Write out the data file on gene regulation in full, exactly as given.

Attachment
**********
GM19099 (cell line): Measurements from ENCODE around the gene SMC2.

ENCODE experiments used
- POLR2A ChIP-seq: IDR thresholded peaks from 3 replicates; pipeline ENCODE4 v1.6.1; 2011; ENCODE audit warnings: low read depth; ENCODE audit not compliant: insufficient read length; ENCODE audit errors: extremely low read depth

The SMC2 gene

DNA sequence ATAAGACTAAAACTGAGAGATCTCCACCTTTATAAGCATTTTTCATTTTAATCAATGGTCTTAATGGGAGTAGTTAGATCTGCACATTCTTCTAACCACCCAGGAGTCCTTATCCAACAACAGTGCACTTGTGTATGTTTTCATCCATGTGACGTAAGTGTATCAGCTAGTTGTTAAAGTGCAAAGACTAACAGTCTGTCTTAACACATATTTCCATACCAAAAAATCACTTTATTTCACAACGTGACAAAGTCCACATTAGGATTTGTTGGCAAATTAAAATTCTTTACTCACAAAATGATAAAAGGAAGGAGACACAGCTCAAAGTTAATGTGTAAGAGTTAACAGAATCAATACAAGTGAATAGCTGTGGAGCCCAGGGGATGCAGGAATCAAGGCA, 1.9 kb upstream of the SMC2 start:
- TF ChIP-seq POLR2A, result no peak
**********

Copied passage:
GM19099 (cell line): Measurements from ENCODE around the gene SMC2.

ENCODE experiments used
- POLR2A ChIP-seq: IDR thresholded peaks from 3 replicates; pipeline ENCODE4 v1.6.1; 2011; ENCODE audit warnings: low read depth; ENCODE audit not compliant: insufficient read length; ENCODE audit errors: extremely low read depth

The SMC2 gene

DNA sequence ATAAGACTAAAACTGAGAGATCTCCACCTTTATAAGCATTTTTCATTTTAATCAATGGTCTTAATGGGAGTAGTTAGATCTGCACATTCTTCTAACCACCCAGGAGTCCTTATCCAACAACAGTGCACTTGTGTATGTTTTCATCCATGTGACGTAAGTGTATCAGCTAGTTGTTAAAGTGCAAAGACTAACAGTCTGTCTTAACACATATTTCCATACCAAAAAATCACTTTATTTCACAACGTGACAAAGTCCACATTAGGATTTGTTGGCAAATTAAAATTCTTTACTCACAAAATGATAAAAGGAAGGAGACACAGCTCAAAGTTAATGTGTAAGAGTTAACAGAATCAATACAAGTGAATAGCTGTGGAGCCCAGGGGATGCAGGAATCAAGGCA, 1.9 kb upstream of the SMC2 start:
- TF ChIP-seq POLR2A, result no peak